what addresses are usable.  Reasons include at least advertisement in
   DNS (which might be done statically if DNS is directly maintained by
   the administration, or from the end system if Dynamic DNS is in use).
   If referrals and other uses of network layer addressing do not use
   names, then the application needs a means to determine what addresses
   are relevant, whether from DNS or another means.

   The means of address discovery is not within the scope of this

6.  A Note on Port Mapping

   In addition to overwriting IP addresses when packets are forwarded,
   NAPT44 devices overwrite the source port number in outbound traffic,
   and the destination port number in inbound traffic.  This mechanism
   is called "port mapping".

   The major benefit of port mapping is that it allows multiple
   computers to share a single IPv4 address.  A large number of internal
   IPv4 addresses (typically from one of the RFC 1918 private address
   spaces) can be mapped into a single external, globally routable IPv4
   address, with the local port number used to identify which internal
   node should receive each inbound packet.  This address amplification

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   feature should not be needed in IPv6.

   Since port mapping requires re-writing a portion of the transport
   layer header, it requires NAPT44 devices to be aware of all of the
   transport protocols that they forward, thus stifling the development
   of new and improved transport protocols and preventing the use of
   IPsec encryption.  Modifying the transport layer header is
   incompatible with security mechanisms that encrypt the full IP
   payload, and restricts the NAPT44 to forwarding transport layers that
   use weak checksum algorithms that are easily recalculated in routers.

   Since there is significant detriment caused by modifying transport
   layer headers and very little, if any, benefit to the use of port
   mapping in IPv6, NPTv6 Translators that comply with this
   specification MUST NOT perform port mapping.

7.  Security Considerations

   When NPTv6 is deployed using either of the two-way, algorithmic
   mappings defined in the document, it allows direct inbound
   connections to internal nodes.  While this can be viewed as a benefit
   of NPTv6 vs. NAT44, it does open internal nodes to attacks that would
   be more difficult in a NAT44 network.  Although this situation is not
   substantially worse, from a security standpoint, than running IPv6
   with no NAT, some enterprises may assume that a NPTv6 Translator will
   offer similar protection to a NAT44 device.  For this reason, it is
   RECOMMENDED that NPTv6 Translators also implement firewall
   functionality such as described in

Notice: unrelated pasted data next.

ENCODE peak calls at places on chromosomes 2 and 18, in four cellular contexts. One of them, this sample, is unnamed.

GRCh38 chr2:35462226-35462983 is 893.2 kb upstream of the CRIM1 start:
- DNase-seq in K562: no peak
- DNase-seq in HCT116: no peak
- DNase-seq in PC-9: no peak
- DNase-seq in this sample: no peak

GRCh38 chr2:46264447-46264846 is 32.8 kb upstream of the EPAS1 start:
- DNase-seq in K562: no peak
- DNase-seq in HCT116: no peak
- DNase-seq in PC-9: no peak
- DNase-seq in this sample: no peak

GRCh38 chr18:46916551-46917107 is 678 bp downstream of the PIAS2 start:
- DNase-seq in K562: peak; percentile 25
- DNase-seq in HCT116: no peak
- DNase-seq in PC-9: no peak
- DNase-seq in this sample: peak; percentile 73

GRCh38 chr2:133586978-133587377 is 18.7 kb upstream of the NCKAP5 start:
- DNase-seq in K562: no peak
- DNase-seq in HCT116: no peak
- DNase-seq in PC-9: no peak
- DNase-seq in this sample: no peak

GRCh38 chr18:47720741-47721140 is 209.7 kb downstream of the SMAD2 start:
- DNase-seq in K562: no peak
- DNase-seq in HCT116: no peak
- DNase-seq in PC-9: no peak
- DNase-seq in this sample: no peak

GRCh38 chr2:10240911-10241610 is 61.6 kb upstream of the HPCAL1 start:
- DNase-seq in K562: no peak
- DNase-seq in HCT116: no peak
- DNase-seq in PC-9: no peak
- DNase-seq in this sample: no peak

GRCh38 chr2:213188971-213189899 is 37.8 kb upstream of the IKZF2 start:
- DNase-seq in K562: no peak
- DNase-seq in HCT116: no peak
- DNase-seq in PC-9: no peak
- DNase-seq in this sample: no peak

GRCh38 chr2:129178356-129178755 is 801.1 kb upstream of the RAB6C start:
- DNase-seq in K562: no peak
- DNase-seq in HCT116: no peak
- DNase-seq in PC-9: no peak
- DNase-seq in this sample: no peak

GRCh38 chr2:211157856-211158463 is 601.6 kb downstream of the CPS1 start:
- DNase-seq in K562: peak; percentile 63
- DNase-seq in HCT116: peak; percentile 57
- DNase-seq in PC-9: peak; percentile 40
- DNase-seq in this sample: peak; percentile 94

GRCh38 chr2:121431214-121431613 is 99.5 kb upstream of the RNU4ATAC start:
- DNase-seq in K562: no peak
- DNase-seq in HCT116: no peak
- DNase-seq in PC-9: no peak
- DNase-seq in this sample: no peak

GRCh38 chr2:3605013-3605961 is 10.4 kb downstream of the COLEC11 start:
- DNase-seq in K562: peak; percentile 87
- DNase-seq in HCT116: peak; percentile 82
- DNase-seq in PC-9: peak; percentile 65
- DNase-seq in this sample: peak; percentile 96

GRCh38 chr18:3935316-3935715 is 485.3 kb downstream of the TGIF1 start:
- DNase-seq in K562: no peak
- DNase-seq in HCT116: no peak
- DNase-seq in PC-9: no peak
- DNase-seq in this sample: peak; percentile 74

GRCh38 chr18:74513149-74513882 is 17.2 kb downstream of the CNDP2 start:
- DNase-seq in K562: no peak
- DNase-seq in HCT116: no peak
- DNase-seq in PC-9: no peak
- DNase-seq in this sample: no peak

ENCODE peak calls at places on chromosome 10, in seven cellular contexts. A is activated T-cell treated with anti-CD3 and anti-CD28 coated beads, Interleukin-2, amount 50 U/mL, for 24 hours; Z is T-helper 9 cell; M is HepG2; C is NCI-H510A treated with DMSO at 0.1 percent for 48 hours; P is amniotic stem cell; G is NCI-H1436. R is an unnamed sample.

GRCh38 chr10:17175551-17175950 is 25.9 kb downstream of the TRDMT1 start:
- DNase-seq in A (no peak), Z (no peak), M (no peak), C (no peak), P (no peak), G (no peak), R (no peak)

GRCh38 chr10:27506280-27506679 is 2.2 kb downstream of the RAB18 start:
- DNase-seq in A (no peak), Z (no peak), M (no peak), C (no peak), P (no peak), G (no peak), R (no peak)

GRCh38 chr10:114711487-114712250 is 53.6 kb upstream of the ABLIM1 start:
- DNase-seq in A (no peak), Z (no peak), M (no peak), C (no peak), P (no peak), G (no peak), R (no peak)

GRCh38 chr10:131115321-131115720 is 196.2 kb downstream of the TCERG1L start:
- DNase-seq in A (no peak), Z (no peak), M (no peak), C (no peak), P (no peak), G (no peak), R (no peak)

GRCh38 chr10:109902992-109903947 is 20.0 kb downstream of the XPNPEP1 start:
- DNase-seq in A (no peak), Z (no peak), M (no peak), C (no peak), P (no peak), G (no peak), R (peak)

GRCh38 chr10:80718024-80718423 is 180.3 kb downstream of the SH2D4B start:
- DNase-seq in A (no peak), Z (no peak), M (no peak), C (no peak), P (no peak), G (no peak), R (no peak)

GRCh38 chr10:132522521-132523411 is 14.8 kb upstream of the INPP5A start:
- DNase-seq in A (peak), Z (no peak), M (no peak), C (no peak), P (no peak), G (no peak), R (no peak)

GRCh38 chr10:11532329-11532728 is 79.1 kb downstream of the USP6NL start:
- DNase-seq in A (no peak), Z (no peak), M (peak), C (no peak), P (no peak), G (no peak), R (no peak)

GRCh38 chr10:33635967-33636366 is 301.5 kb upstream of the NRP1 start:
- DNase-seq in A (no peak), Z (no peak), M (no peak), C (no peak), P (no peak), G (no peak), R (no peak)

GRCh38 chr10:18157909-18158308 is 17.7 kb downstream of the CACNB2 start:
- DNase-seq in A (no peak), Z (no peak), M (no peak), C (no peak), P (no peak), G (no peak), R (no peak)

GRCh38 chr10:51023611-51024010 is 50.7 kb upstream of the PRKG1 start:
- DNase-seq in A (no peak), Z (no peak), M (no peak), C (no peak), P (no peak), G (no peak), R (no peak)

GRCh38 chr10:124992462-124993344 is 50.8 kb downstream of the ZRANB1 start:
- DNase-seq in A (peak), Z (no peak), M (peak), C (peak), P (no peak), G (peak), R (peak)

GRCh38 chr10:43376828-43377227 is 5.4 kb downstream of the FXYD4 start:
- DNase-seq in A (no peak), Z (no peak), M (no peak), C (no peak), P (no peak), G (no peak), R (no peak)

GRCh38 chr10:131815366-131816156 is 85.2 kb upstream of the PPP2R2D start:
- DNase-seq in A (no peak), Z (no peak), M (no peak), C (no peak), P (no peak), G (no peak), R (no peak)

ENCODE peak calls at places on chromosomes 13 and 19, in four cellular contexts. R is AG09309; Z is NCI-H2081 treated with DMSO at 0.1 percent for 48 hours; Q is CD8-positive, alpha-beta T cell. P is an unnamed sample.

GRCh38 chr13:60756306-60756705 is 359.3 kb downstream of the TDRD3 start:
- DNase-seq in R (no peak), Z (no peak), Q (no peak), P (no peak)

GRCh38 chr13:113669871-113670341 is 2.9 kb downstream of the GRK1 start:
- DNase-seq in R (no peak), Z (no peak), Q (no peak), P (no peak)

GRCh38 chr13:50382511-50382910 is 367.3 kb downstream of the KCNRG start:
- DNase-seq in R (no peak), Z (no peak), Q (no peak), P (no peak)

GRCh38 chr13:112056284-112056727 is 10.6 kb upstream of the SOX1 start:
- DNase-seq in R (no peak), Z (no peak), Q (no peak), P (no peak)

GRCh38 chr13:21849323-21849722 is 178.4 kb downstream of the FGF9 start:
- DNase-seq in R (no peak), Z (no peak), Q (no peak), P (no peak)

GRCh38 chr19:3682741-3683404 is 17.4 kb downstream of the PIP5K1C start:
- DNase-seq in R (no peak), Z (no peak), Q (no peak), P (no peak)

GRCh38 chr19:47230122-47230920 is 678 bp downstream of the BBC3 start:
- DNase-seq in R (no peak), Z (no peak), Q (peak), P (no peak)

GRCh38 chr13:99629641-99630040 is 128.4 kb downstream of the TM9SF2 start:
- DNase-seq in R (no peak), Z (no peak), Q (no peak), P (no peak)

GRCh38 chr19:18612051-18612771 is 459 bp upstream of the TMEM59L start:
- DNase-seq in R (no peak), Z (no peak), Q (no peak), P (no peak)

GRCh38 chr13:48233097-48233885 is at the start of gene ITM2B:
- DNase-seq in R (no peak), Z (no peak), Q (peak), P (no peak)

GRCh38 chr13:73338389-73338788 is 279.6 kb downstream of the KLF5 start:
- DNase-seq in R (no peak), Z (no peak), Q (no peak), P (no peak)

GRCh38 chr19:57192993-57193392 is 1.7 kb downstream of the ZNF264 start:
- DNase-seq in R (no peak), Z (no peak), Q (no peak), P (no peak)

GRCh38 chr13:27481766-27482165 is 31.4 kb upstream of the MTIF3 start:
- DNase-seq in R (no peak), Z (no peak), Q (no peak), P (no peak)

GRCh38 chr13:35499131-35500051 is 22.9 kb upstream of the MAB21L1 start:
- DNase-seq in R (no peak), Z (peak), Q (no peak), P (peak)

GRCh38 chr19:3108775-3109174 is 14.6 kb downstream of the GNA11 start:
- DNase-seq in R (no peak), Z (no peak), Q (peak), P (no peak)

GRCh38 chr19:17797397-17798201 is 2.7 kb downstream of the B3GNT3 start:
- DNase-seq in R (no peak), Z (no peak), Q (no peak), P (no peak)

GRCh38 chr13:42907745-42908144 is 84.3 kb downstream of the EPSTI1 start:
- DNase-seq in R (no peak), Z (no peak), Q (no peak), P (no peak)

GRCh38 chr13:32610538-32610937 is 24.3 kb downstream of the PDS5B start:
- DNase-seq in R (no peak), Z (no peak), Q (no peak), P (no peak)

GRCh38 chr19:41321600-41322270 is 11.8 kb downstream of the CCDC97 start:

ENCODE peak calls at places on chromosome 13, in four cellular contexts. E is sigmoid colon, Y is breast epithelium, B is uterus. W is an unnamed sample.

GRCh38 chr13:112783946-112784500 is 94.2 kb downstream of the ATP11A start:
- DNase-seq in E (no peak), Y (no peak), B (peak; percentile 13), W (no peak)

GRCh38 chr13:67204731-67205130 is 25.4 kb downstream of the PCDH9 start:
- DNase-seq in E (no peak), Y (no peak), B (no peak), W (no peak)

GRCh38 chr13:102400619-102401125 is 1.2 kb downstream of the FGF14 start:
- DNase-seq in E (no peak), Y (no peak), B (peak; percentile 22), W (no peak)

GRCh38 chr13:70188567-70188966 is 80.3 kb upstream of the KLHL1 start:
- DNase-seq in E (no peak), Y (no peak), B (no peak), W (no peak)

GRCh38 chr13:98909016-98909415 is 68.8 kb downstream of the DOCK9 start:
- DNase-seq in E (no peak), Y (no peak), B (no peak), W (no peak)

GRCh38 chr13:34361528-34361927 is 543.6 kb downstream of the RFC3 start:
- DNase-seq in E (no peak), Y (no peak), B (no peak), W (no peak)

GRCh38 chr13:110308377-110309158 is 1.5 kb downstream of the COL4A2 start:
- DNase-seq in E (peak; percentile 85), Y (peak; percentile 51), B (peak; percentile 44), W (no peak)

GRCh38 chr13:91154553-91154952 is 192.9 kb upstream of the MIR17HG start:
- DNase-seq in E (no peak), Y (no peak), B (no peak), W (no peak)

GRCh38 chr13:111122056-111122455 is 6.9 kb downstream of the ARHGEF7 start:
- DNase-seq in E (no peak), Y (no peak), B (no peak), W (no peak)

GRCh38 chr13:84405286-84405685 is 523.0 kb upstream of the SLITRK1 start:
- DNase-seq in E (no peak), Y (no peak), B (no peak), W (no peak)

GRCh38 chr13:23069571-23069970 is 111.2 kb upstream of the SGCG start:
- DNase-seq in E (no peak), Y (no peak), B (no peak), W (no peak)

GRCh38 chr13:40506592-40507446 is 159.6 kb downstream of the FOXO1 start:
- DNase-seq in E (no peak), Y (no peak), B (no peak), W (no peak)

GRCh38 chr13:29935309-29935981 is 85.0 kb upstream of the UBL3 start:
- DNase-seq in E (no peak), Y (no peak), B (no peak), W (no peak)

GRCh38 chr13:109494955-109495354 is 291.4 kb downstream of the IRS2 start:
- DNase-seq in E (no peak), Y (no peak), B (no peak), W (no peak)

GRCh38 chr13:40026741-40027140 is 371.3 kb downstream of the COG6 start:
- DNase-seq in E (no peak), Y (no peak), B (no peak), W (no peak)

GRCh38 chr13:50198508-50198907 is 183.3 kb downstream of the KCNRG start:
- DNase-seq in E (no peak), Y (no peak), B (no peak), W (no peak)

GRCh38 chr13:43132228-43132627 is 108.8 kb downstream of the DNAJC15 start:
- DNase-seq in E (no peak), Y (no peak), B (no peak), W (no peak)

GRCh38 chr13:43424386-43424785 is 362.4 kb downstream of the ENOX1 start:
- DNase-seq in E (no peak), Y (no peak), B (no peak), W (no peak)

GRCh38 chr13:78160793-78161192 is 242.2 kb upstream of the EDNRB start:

[I-D.ietf-v6ops-cpe-simple-security], with appropriate configuration
   options including turning it on or off.

8.  IANA Considerations

   This document has no IANA considerations.

9.  Acknowledgements

   The checksum-neutral algorithmic address mapping described in this
   document is based on e-mail written by Iljtsch Van Beijnum.

   The following people provided advice or review comments that
   substantially improved this document: Jari Arrko, Iljtsch Van
   Beijnum, Ralph Droms, Remi Depres, Tony Hain, Ed Jankiewicz, Dave
   Thaler, Mark Townsley, and Steve Blake.

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   This document was written using the xml2rfc tool described in RFC
   2629 [RFC2629].

10.  Change Log

10.1.  Changes Between draft-mrw-behave-nat66-00 and -01

   There were several minor changes made between the *behave-nat66-00
   and -01 versions of this draft:

   o  Added Fred Baker as a co-author.

   o  Minor arithmetic corrections.

   o  Added AH to paragraph on NAT security issues.

   o  Added additional NAT topologies to overview (diagrams TBD).

10.2.  Changes between *behave-nat66-01 and -02

   There were further changes made between *behave-nat66-01 and -02:

   o  Removed topology hiding mechanism.

   o  Added diagrams.

   o  Made minor updates based on mailing list feedback.

   o  Added discussion of IPv6 SAF document.

   o  Added applicability section.

   o  Added discussion of Address Independence requirement.

   o  Added hairpinning requirement and discussion of applicability of
      other NAT behavioral requirements.

10.3.  Changes between *behave-nat66-02 and *nat66-00

   There were further changes made between behave-nat66-02 and nat66-02:

   o  Added mapping for prefixes longer than /48.

   o  Change draft name to remove reference to the behave WG.

   o  Resolved various open issues and fixed typos.

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10.4.  Changes between *nat66-00 and *nat66-01

   o  Change the acronym "NAT66" to "NPTv6", so people don't read "NAT"
      and MEGO.

   o  Change the term used to refer to the function from "NAT66 device"